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Reading and Writing Connections for this selection:

The Twilight Zone:
Darkness, Light and What Lies Between

Reading Strategies:

  • Identifying Author’s Purpose/Viewpoint
  • Summarizing Details
  • Drawing Conclusions
  • Exploring Cause and Effect Relationships
  • Making Predictions; Asking Questions
  • Building Vocabulary; Synonyms; Context Clues
  • (About Reading Strategies)


    Vocabulary
    twilight, latitudes, regions, astronomical, phenomenon, derived, constituents, refraction, diameter, subdivisions, interval, magnitude, discernible, winter solstice, civil twilight, nautical twilight, and astronomical twilight

Read
Revisit
Reflect

Read
To introduce the selection, tap into students’ background knowledge about the following concepts: twilight, horizon, solstice, and phenomenon. Ask students to share what they know about each of these terms.

Divide the class into small groups. Ask students to create a map of ideas that describe what it might be like to live in Arctic regions. Encourage each group to creatively present their ideas with words, phrases, and quick sketches. As each group shares their ideas, assess their level of understanding about life in this polar region. If necessary, build their background knowledge by reading nonfiction selections about Arctic Life, view presentations that depict this polar paradise, and/or ask questions that encourage students to use facts about weather, seasons, landforms, and lifestyles to make specific predictions about life up north.

Read the nonfiction article, “The Twilight Zone: Darkness, Light, and What Lies Between” aloud to the class.

Revisit
Revisit the selection to highlight facts described in the selection.

Using the facts from the selection, create a chart that summarizes the information.
Ask students to identify author’s purpose. “Why do you think the author wrote this article?” (to inform? to entertain? to express? to describe? to persuade?) Encourage students to use excerpts from the text to support their responses.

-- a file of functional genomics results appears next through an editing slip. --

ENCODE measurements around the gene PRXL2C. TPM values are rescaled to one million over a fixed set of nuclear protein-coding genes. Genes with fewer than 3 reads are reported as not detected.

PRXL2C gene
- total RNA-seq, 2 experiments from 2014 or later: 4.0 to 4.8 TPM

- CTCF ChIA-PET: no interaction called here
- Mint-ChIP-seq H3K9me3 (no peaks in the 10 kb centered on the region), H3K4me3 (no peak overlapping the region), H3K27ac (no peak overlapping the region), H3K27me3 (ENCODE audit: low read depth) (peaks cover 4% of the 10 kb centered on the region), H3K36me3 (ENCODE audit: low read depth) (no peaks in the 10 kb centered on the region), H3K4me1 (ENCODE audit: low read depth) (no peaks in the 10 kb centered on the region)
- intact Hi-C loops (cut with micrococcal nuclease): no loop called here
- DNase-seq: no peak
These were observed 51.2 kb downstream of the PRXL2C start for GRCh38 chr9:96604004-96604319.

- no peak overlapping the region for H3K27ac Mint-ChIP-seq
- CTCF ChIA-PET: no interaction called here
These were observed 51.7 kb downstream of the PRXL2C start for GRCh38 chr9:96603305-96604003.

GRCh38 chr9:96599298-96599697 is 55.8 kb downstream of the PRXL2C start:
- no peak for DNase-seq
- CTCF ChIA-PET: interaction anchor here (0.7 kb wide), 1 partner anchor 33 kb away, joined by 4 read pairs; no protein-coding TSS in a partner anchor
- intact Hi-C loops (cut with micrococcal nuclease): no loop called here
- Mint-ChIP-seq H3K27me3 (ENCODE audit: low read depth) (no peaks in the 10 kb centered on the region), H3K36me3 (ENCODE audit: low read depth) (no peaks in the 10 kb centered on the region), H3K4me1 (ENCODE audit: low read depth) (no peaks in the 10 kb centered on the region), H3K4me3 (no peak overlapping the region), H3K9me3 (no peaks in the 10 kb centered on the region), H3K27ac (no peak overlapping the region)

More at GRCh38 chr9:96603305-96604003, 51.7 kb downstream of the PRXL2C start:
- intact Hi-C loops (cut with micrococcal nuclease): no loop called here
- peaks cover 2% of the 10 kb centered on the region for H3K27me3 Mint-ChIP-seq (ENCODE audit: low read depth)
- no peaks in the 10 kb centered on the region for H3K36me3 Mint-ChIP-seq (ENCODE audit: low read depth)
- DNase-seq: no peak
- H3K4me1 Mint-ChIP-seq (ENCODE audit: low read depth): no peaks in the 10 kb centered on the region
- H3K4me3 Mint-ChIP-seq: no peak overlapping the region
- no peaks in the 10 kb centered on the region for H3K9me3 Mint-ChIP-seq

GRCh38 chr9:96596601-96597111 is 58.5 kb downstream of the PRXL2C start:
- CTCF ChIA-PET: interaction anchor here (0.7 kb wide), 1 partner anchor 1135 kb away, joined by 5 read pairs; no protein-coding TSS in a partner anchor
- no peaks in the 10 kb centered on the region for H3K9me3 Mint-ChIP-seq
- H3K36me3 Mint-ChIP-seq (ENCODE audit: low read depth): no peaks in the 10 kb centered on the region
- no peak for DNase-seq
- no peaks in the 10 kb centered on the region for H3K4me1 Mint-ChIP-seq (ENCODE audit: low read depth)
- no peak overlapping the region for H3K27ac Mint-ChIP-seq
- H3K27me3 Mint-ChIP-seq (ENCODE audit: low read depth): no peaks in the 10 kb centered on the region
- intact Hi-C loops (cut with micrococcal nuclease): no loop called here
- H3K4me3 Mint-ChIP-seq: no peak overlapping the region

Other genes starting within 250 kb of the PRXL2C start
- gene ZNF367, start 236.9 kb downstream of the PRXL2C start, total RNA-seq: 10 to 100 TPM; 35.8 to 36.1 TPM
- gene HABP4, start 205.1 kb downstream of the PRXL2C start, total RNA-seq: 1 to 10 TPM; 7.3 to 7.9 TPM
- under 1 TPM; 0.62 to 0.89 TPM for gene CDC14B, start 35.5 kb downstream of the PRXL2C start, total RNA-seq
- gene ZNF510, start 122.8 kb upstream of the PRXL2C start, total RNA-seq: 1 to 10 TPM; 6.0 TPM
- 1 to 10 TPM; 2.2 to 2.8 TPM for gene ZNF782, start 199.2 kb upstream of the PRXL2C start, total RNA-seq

Build students’ vocabulary by circling unfamiliar words in the selection. Have students rewrite the sentences using synonyms. They may also add more context clues in surrounding sentences to give readers details that reveal the meanings for each word.

Reflect
Journaling Questions
1. Find Barrow, Alaska on a map. If the sun ‘s upper rim is 4 degrees below the horizon at noon on the winter solstice in Barrow, AK, how much light would there be?

2. Barrow’s latitude is 71 N. On the winter solstice, December 22, would it be completely dark in Barrow during some time of the day?

3. What kinds of outside activities could you do in Barrow between November and January?

4.Would you like to experience a winter in Barrow? Why or why not?

Making Connections
Researching Twilight Zones and Weather Phenomenon Invite students to study “Life at the Poles” by reading other nonfiction selections, collecting facts from the Internet, writing letters to students who live in Arctic regions, and viewing documentaries. Encourage students to find facts that describe how people adapt to the amount of daylight hours throughout the year. They may include other factors such as weather facts that impact life in polar places.

Evaluation (Examine Author’s Strategies)
How did the author help readers learn the meanings of new words? What context clues did the author give readers to introduce scientific terms? How did the author help readers visualize life in the “Twilight Zone?” What sensory details did the article include?

Writer’s Workshop
  • Narrative
    Write a fictional story that features a young character that lives in an Arctic region. Use facts collected from research in your story. Brainstorm questions that you think a reader would have about life in polar places to gather details for your story.
  • Expository
    Write a Cause and Effect paragraph that summarizes the science of Twilight Zones. The event (effect) three hour sunsets of gold, red, and violet. The causes?
  • Expressive
    How do writers and artists capture life in Arctic regions? Collect poems and expressive writings of authors who have described polar places. View artwork that depicts the “Twilight Zones” of polar places. Invite students to create illustrated poems that describe the beauty of the Arctic.
 

 

 
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